Ask Not What Your [City] Can Do For You…

For our first project, we were each asked to choose The Patriot newspaper articles, from among those we’d previously collected, and analyze what they tell us about Harrisburg’s “campaign for beauty.” As a class, our hope is that this brief study will provide us with a better understanding of the progress of this movement and how the campaign gained public approval. I decided to focus my analysis and Omeka selections on the power of public meetings, as reported by The Patriot, to shape widespread sentiment.

A Patriot article about one of the most largely attended public improvement meetings.

One of the trends I noticed across the articles were the re-occurring names of reformers, such as
Myra Lloyd Dock, J. Horace McFarland, and Spencer C. Gilbert. This exemplifies some of the most important people in swaying public opinion. These were the names which appeared in the newspapers beside the “City Beautiful,” “The Harrisburg Plan,” and “Improvement Campaign,” and that the citizens of Harrisburg associated with the movement for beauty. In addition to groups such as the Civic Club, The Academy of Medicine was a very important proponent of improvements proposed by the Municipal League. They recognized that civic reform was necessary for the city to move forward and become a safer and healthier home for its citizens. Some of the meetings mentioned in The Patriot were held at the Academy, specifically the Civic Club meetings. These and similar meetings were covered in detail in The Patriot, which allowed a larger number of citizens to remain informed about the campaign and the public reaction to its presentation.

Meetings were held to inform citizens and it seems as though most of them were a success. For example, a January 10th meeting of the Jewish association resulted in “the largest number of votes that [was] pledges in bulk to public improvements since the campaign” had begun. An article from January 17th states that a meeting held the previous day, during which J. Horace McFarland addressed the public, was the “most largely attended meeting held in the court house for several years.” This was, according to the article, the first public gathering to discuss improvements. I find it interesting that reformers targeted students, by holding an improvement meeting in a high school auditorium. The reformers were striving to appeal to the younger generations, which they likely believed would help to influence their family members and provide them with a stronger basis of support in years to come.

A map depicting some of the discussed meeting locations. The map is broken down by ward and precinct.

As many of the articles mention “large crowds,” the message of improvement was reaching many ears, but they were mostly localized. The locations of the public meetings mentioned in Patriot articles from January and February 1902 mainly clustered near the center of the city, which was also the center of the improvement campaign. ­This points to a correlation between campaign efforts and the outcome of the vote. Some of the locations I encountered include: the Academy of Medicine, the Jewish Association, a high school, Bethany Chapel, the court house, Union Square Auditorium, Sixth Ward Market Hall, Tenth Ward Tin Mill, Chestnut Street Hall, and the Eighth Ward Wesleyan African Methodist Episcopal church. Only two of these locations were located within wards which did not vote positively in favor of improvements: The Sixth Ward Market Hall and the Tenth Ward Tin Mill. These two locations, along with the high school, do not appear on the map (left), because the articles did not provide sufficient information to locate them.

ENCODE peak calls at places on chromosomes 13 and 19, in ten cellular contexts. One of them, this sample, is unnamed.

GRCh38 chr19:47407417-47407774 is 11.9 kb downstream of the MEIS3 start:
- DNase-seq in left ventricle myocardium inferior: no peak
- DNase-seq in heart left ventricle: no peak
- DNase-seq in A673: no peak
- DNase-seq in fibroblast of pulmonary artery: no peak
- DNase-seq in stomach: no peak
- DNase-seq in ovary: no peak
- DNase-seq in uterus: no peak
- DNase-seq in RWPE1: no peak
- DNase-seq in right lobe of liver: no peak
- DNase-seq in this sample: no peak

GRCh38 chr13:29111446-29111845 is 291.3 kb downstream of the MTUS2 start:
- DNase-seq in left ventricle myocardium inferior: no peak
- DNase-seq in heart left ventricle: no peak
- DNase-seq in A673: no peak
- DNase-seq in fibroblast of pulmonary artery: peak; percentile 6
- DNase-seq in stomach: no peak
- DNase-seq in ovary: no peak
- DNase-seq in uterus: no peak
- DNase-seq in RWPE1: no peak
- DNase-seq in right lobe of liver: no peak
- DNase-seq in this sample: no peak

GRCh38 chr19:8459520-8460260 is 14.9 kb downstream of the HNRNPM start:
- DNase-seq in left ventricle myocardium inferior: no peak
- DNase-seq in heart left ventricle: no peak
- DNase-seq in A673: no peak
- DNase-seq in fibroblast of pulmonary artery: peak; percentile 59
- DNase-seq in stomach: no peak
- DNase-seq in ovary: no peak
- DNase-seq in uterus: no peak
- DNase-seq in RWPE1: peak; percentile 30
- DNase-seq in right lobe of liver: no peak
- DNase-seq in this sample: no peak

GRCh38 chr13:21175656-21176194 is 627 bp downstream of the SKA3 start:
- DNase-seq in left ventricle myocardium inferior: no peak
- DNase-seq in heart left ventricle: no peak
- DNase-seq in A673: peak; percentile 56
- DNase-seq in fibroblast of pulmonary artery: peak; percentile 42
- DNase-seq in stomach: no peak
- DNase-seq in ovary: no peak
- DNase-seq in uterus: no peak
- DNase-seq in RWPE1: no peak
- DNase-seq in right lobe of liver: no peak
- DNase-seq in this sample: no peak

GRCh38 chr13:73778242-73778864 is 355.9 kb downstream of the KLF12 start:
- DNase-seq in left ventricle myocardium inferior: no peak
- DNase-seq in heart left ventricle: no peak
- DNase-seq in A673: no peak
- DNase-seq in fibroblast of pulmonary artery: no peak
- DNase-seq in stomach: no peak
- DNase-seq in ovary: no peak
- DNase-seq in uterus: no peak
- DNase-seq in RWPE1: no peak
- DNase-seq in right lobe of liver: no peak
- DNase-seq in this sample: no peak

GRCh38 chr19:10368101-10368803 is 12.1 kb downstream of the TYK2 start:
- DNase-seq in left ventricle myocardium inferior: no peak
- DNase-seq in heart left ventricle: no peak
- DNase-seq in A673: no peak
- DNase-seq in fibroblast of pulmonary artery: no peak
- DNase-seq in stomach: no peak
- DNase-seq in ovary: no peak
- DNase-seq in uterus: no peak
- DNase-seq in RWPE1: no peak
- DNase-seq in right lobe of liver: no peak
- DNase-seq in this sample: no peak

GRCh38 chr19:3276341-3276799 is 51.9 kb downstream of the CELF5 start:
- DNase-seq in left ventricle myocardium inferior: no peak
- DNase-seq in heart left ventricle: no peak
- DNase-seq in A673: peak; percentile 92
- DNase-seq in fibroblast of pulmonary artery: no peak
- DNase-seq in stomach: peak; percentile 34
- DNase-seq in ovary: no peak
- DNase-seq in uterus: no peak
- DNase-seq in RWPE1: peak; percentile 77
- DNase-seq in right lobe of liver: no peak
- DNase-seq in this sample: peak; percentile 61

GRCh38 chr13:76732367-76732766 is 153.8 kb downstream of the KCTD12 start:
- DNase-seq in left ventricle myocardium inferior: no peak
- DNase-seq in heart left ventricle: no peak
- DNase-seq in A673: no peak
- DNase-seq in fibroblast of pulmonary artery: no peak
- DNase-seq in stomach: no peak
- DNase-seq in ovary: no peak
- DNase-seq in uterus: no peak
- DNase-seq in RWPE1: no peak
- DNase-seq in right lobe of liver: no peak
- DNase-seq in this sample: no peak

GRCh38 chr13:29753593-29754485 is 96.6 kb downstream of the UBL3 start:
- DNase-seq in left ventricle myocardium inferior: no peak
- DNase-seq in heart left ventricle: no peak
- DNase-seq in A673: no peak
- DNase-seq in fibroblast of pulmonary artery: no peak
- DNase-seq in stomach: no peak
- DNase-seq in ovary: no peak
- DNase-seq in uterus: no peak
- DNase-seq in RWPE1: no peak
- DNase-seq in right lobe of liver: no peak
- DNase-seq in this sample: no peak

The red dots mark meeting locations, while the shading depicts the percentage of votes in favor of improvement.

The Patriot mentions few public meetings being held in dissenting wards, such as the sixth, seventh, and tenth, during these two months. An article from January 16th asserts that opposition to improvement was based in misconceptions. Perhaps individuals in these wards believed the improvement campaign had nothing to offer them. As multiple articles cite the unlikelihood of significant tax increase, this was likely a fear among citizens. In these wards, reformers did not offer many well-publicized opportunities for citizens to learn more about the proposed improvements, ask questions, and present their own perspectives. A February 18th article focuses on the “Final Meeting Held for Improvements,” which I find very interesting, as it was held at a till mill in the tenth ward. This is one of the only articles I could find which mentioned a public meeting held outside of the city central. Despite the enthusiasm which, apparently, accompanied this meeting, the tenth ward voted glaringly against improvement.

It could be argued that, based on my limited findings, the wards which voted against improvement were the least informed on the issue and/or the least involved with the campaign.­ Since the span of public meetings regarding the campaign was so short, this likely limited the spread of influence. If the reformers had more time to pursue public engagement, they may have gained more support within the wards which voted negatively. However, it seems as though the reformers knew what they were doing, since they focused their efforts on the wards which would allow them to win the majority. Moving forward, I would be interested to know how widely distributed The Patriot was in each of the wards during the campaign and the effect this may have had upon overall voter approval.

-Kaitlyn Coleman, Junior History and English Major at Messiah College

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